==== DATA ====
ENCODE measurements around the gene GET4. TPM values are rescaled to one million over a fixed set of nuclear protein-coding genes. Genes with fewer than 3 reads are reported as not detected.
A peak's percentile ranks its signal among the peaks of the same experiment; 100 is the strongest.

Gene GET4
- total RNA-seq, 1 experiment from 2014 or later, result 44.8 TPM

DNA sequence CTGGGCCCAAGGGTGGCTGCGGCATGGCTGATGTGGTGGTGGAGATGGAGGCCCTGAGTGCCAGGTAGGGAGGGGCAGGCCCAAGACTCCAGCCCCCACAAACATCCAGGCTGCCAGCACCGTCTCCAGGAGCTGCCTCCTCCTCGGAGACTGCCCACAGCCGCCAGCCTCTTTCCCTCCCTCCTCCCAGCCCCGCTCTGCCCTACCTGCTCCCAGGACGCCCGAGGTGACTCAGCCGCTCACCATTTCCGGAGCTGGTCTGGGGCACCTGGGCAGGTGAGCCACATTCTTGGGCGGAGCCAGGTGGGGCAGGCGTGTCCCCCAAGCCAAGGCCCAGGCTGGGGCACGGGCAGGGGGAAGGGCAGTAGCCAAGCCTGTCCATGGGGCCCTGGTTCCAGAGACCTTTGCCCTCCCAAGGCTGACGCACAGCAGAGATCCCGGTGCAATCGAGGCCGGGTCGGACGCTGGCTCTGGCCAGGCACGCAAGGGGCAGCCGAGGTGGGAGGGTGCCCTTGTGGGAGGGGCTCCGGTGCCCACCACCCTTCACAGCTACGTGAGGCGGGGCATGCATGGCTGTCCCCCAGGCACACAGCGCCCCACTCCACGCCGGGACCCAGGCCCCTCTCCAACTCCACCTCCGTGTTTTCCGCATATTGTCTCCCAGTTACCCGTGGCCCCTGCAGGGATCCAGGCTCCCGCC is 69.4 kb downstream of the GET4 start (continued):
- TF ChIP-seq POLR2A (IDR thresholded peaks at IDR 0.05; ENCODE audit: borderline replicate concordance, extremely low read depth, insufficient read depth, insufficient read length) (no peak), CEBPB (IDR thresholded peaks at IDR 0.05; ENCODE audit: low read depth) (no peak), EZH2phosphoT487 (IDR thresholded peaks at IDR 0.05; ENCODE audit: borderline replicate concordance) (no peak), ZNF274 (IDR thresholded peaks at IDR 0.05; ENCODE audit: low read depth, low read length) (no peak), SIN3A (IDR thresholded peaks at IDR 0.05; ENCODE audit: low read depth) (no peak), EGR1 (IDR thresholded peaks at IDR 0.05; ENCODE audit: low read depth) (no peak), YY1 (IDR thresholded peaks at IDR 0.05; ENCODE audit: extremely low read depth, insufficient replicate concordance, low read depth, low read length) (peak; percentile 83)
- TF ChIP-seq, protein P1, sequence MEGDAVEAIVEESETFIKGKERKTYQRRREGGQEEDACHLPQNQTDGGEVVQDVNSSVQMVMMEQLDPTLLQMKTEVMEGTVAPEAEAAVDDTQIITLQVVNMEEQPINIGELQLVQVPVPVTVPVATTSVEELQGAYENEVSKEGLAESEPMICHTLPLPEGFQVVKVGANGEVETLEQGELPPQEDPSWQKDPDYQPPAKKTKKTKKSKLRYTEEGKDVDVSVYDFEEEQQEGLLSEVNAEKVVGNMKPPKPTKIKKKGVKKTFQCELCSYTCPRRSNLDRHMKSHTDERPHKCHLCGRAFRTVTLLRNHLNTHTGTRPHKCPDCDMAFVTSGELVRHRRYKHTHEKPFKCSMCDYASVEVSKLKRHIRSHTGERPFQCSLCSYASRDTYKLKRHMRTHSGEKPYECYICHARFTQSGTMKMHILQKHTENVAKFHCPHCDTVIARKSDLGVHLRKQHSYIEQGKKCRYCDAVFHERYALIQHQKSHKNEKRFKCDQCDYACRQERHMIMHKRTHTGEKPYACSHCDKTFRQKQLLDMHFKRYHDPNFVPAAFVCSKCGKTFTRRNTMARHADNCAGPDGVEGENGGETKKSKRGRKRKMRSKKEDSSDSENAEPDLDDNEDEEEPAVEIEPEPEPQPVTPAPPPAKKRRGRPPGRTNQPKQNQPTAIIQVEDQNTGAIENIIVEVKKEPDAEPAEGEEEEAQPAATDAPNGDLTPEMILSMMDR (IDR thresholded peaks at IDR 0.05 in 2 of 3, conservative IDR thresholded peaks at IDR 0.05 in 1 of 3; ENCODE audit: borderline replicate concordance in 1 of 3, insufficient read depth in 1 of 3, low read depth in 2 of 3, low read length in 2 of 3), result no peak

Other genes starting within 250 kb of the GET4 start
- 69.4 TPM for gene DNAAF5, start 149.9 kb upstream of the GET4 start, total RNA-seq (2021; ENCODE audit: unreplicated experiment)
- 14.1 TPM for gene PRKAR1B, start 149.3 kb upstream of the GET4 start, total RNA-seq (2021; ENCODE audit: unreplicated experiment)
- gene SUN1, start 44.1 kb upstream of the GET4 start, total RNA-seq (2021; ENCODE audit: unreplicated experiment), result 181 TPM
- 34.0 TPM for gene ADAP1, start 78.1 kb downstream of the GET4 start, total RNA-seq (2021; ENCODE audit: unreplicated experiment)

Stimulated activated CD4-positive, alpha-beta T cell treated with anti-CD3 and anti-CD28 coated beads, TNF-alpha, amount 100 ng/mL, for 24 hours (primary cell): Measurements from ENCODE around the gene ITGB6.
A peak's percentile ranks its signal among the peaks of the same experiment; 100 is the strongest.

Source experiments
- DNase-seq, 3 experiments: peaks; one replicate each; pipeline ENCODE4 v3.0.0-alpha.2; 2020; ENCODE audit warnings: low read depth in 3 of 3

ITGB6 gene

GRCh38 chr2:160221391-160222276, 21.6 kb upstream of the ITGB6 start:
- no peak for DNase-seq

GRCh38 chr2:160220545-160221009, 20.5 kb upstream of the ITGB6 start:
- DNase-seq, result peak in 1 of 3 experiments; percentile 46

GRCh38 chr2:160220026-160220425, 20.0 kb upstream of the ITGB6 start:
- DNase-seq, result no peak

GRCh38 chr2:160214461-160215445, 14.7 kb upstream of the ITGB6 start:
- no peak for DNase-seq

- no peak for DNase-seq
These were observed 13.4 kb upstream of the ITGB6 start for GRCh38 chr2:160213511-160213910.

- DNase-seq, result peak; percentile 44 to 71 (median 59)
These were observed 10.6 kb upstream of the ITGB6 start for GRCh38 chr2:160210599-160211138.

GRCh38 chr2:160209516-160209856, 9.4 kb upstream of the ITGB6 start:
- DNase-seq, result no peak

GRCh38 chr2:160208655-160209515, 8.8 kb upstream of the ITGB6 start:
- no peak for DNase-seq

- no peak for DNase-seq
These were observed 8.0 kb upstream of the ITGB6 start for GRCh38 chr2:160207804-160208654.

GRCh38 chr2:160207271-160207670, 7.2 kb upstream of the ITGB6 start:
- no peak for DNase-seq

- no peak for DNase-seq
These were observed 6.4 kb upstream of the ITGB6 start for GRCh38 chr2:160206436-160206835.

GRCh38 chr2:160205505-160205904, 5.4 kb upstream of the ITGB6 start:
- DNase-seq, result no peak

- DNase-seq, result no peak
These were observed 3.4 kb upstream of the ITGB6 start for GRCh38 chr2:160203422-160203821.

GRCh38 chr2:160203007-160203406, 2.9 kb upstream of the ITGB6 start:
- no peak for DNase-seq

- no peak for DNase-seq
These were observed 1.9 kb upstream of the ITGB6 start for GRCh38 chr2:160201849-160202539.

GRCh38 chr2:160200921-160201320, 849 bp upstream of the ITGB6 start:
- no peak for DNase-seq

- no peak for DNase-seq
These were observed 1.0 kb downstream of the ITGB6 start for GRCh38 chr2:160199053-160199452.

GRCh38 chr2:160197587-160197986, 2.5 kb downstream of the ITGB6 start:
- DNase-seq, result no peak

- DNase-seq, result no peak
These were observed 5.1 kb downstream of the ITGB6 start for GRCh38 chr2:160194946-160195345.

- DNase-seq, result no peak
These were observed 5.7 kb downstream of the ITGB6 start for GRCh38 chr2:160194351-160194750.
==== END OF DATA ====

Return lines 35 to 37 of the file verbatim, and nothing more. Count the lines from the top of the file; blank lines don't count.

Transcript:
These were observed 8.0 kb upstream of the ITGB6 start for GRCh38 chr2:160207804-160208654.

GRCh38 chr2:160207271-160207670, 7.2 kb upstream of the ITGB6 start:
- no peak for DNase-seq